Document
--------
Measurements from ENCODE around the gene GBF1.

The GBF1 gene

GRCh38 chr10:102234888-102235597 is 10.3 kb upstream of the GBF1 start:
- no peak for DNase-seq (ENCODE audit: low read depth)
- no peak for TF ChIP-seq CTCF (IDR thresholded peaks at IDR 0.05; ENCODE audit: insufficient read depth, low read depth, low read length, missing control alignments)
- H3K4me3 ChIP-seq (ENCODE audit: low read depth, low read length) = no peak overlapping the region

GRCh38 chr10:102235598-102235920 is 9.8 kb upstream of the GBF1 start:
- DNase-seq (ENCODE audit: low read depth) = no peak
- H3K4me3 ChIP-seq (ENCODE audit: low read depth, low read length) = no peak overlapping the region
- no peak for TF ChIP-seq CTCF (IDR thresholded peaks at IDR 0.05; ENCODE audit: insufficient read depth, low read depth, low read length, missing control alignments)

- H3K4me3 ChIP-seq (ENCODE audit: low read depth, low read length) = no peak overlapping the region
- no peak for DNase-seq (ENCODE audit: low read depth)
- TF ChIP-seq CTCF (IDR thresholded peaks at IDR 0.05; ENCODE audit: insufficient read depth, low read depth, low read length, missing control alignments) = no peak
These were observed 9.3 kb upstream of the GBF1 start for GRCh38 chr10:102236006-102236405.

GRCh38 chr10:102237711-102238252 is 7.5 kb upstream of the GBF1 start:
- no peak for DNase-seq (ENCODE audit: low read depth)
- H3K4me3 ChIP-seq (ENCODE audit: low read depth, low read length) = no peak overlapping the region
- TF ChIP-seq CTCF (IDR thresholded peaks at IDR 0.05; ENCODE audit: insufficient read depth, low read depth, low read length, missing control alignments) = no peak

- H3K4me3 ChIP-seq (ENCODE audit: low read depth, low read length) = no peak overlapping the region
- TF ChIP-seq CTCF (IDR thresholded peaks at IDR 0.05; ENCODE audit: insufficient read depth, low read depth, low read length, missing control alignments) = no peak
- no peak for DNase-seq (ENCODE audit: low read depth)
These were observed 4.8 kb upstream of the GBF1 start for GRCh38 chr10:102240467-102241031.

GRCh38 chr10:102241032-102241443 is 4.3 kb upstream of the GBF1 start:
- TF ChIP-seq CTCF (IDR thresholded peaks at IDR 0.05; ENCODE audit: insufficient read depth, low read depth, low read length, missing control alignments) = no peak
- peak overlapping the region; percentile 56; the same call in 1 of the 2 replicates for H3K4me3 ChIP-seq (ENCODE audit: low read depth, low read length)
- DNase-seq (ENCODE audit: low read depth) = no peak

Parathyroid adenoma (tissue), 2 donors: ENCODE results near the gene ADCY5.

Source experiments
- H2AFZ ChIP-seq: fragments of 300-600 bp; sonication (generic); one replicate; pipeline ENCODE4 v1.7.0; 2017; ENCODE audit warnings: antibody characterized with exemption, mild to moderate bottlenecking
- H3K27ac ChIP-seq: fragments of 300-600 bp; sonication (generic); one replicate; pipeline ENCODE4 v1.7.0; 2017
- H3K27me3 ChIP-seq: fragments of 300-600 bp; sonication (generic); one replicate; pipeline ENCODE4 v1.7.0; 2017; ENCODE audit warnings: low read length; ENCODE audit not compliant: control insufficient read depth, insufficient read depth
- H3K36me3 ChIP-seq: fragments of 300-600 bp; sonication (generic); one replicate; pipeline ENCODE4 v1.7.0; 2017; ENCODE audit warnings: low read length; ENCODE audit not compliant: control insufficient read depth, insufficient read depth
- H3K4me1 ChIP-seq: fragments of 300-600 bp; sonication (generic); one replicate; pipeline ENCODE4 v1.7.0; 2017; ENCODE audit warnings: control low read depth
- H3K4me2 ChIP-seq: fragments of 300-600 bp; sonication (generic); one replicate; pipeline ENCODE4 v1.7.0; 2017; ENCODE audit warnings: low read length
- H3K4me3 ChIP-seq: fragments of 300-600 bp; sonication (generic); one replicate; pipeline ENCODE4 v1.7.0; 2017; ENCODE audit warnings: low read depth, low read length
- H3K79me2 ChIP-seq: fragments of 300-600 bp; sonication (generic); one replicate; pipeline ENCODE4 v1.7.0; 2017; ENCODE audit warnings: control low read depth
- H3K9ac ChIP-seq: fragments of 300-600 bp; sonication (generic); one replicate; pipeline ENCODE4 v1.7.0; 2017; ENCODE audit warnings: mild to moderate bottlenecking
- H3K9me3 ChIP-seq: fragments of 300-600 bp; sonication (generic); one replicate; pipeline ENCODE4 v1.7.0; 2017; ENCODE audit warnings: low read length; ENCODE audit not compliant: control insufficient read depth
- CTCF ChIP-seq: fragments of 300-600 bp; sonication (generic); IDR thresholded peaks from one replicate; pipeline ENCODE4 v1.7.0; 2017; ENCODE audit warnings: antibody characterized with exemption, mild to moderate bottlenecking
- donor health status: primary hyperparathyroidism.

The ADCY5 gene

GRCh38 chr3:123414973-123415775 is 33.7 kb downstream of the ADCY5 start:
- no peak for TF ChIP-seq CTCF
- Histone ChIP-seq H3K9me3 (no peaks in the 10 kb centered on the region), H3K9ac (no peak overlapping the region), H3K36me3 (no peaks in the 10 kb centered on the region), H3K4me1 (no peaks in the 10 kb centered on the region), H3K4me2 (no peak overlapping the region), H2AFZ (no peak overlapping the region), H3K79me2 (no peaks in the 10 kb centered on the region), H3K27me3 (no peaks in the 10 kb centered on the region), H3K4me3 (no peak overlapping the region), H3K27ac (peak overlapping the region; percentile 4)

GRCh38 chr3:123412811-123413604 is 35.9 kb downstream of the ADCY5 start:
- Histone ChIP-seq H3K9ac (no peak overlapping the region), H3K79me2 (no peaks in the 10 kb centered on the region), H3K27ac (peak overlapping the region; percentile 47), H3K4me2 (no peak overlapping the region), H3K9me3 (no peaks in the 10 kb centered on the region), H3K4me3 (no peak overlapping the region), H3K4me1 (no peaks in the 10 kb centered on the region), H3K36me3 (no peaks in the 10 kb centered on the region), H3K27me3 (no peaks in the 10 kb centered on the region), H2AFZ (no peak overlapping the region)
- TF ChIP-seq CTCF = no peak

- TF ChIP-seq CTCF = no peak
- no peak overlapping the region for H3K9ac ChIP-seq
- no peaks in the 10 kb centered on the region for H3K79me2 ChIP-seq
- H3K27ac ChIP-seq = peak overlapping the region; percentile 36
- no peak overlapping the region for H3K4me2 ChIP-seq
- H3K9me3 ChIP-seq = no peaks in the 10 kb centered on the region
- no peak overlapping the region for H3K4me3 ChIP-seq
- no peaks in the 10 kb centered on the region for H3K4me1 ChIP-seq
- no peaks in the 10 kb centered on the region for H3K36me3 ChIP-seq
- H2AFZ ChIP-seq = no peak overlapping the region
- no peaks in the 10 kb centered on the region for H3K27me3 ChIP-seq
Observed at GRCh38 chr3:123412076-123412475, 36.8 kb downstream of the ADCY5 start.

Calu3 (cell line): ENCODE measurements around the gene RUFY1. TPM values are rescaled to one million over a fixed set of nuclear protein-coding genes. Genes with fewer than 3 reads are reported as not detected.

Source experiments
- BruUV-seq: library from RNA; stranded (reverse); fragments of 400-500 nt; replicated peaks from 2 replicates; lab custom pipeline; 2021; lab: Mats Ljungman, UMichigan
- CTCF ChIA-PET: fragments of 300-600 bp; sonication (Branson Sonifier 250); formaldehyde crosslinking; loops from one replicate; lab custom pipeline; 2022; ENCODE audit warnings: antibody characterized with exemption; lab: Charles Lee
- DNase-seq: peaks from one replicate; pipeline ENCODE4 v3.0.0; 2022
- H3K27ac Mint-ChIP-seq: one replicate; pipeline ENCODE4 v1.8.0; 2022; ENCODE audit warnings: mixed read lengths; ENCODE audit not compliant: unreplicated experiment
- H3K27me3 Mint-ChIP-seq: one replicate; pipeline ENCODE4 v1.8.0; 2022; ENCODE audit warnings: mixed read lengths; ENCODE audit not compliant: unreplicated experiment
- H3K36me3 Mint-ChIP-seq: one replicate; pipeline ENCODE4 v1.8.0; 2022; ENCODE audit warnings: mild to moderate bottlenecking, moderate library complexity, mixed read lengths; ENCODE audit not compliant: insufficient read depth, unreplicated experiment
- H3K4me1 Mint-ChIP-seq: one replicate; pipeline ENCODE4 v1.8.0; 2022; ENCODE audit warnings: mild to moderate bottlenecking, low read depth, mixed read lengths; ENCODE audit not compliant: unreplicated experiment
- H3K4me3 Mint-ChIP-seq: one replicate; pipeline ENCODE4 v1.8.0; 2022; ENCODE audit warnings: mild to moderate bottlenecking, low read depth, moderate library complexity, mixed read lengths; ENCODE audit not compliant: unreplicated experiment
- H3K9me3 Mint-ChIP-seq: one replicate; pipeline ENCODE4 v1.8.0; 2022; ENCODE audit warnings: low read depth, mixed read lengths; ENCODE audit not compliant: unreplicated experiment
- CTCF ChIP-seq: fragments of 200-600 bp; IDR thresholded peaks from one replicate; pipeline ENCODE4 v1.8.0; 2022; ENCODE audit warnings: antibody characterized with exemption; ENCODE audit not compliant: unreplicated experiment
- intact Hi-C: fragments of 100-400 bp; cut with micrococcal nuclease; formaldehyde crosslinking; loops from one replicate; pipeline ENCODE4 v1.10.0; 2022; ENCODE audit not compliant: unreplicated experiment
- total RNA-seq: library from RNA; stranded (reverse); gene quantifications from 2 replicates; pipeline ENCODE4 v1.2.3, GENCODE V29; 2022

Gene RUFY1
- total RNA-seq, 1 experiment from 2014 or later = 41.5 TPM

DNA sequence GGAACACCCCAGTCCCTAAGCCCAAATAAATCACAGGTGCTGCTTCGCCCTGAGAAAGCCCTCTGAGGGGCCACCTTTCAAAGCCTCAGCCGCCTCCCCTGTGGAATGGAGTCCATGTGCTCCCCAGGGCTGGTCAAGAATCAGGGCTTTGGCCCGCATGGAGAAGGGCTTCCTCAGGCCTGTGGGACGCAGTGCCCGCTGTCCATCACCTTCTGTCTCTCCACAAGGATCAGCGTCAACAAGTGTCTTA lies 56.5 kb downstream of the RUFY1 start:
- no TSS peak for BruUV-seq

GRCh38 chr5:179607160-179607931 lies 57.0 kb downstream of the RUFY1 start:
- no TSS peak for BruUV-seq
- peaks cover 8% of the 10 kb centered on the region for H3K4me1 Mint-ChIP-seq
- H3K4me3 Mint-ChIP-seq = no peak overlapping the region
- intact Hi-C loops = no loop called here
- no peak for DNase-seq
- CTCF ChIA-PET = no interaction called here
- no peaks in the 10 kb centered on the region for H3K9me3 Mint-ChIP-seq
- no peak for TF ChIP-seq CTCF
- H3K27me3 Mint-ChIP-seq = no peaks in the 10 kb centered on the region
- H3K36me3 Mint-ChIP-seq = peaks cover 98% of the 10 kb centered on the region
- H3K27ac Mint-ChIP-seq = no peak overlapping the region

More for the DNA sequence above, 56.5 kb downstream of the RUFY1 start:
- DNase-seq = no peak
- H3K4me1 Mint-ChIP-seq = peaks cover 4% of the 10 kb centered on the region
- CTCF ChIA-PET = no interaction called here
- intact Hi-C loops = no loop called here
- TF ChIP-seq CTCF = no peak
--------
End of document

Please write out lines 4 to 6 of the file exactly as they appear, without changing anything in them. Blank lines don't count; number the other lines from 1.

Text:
- no peak for DNase-seq (ENCODE audit: low read depth)
- no peak for TF ChIP-seq CTCF (IDR thresholded peaks at IDR 0.05; ENCODE audit: insufficient read depth, low read depth, low read length, missing control alignments)
- H3K4me3 ChIP-seq (ENCODE audit: low read depth, low read length) = no peak overlapping the region